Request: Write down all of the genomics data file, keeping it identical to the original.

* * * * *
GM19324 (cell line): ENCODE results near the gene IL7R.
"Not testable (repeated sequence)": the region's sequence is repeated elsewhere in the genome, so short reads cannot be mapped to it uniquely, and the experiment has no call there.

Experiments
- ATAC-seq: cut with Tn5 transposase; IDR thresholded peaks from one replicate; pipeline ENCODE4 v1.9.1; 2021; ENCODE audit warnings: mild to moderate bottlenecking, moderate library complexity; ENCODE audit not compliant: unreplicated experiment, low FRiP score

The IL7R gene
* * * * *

GM19324 (cell line): ENCODE results near the gene IL7R.
"Not testable (repeated sequence)": the region's sequence is repeated elsewhere in the genome, so short reads cannot be mapped to it uniquely, and the experiment has no call there.

Experiments
- ATAC-seq: cut with Tn5 transposase; IDR thresholded peaks from one replicate; pipeline ENCODE4 v1.9.1; 2021; ENCODE audit warnings: mild to moderate bottlenecking, moderate library complexity; ENCODE audit not compliant: unreplicated experiment, low FRiP score

The IL7R gene